TAPPER: Phil Mudd, your response to Sarah Sanders suggesting it's inappropriate, highly inappropriate to question a four-star Marine general?

PHILIP MUDD, CNN COUNTERTERRORISM ANALYST: Dead wrong. Dead wrong on two fronts.

Number one, let's go back to what happened in Iraq after the invasion and going into the insurgency. If a four-star general had gotten out at that point and said things are going great in the midst of the descent into hell in Iraq, what should we have said? You get a pass because you're a four-star general?

Let's transition quickly. We have a four-star general who became the chief of staff of the White House. He came out publicly and made a political statement in support of a Republican president to attack a Democratic congresswoman.

That's not what four-star generals do. No four-star general in a Pentagon would ever do that. And he still gets to be not fair game for people like me? No how, no way. And I would be surprised if he said that.

If he did, I have got one question for him. Why the heck are you talking from the White House press podium?

TAPPER: Kirsten, it does seem like his description was not accurate.

She -- you know, even if you thought that the first part of the speech was self-congratulatory and a little puffery, as members of Congress are prone to do, there was a whole lot in that speech honoring the FBI agents about whom the building was named after.

KIRSTEN POWERS, CNN COMMENTATOR: But can we just back up and consider the fact that he is offended by people being self-aggrandizing?

Has he met Donald Trump? I mean, seriously. We're talking about somebody who was just bragging about the amazing job, 10 out of 10, he did on Puerto Rico. We can sit all day long talking about the things he takes credit for.

What is so offensive about, even if she did take some credit for it, and that causes him to call her an empty barrel, this is a woman who is actually -- and, look, and I have actually been critical of her releasing the information about the call. We can talk about that separately.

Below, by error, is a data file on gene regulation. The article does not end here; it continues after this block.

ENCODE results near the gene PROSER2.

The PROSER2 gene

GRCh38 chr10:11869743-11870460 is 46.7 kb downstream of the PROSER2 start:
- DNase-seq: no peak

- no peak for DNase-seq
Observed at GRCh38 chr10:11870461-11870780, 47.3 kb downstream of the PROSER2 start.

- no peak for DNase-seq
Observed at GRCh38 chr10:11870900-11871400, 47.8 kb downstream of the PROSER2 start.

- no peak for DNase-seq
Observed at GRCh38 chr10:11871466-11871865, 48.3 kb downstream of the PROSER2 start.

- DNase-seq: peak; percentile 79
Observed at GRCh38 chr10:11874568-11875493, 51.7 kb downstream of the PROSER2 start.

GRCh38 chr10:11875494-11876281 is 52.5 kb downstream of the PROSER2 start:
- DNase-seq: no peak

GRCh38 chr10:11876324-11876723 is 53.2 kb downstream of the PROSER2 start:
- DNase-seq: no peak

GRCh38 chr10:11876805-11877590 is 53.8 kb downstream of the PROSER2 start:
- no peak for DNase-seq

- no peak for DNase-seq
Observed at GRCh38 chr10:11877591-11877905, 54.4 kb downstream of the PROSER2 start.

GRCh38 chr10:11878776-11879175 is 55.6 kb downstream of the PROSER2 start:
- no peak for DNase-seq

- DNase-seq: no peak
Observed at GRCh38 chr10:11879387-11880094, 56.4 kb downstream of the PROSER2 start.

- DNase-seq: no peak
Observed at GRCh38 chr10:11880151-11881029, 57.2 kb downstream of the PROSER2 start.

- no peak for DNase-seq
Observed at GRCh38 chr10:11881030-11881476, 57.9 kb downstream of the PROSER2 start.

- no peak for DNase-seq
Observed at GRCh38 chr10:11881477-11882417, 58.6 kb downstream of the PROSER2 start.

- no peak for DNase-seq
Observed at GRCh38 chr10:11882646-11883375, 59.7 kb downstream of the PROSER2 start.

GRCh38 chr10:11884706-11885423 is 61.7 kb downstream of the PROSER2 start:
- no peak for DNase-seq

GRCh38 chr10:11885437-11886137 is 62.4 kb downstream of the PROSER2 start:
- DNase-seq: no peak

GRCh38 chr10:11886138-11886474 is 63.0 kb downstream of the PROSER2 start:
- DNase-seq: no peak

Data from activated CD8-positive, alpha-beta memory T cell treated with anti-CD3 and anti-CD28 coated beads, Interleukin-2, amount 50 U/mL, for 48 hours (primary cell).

But if you're just going to look at her for a person in her community, she's a hero in her community. She's somebody who is mentoring African-American men, including the fallen soldier in this case.

And so what is it about her that would lead him to say something so awful about her, to refer to her that way or have the press secretary of the president of the United States refer to her as all hat and no cattle?

She sounds like an amazing woman to me. I think she mishandled this, but in other aspects of her life, it looks likes she's doing pretty incredible things.

TAPPER: Everyone, stick around. We're going to take a quick break. Much more on the story after this.

(COMMERCIAL BREAK)

(BEGIN VIDEO CLIP)

[16:17:24] REPORTER: Can he come out here and talk to us about this at some point?

SARAH HUCKABEE SANDERS, WHITE HOUSE PRESS SECRETARY: I think he's addressed that threat thoroughly yesterday.

REPORTER: He was wrong yesterday in talking about getting the money. The money --

(CROSSTALK)

SANDERS: If you want to go after General Kelly, that's up to you, but I think that if you want to get into a debate with a four-star marine general, think that's something highly inappropriate.

(END VIDEO CLIP)

JAKE TAPPER, CNN HOST: If you want to get into a debate with a four- star marine general, I think that's something that's highly inappropriate. A perfectly acceptable comment if you're the press secretary of a junta, but not if you're the press secretary of the White House.

By the way, I'm going to talk with my panel right now, but before I bring them back, I want to point out that there is a long tradition in this country of questioning generals. You know who has done a lot of questioning of generals? President Trump.

Tweet, I was never a fan of Colin Powell after his weak understanding of weapons of mass destruction in Iraq equal disaster. We can do so much better.

Or, how can General Martin Dempsey tell Obama that delaying the Syria bombardment will have no consequences? He is not Patton or McArthur.

Or, General John Allen, who I never met but spoke against me last night. Failed badly in his fight against ISIS. His record equals bad. #neverHillary.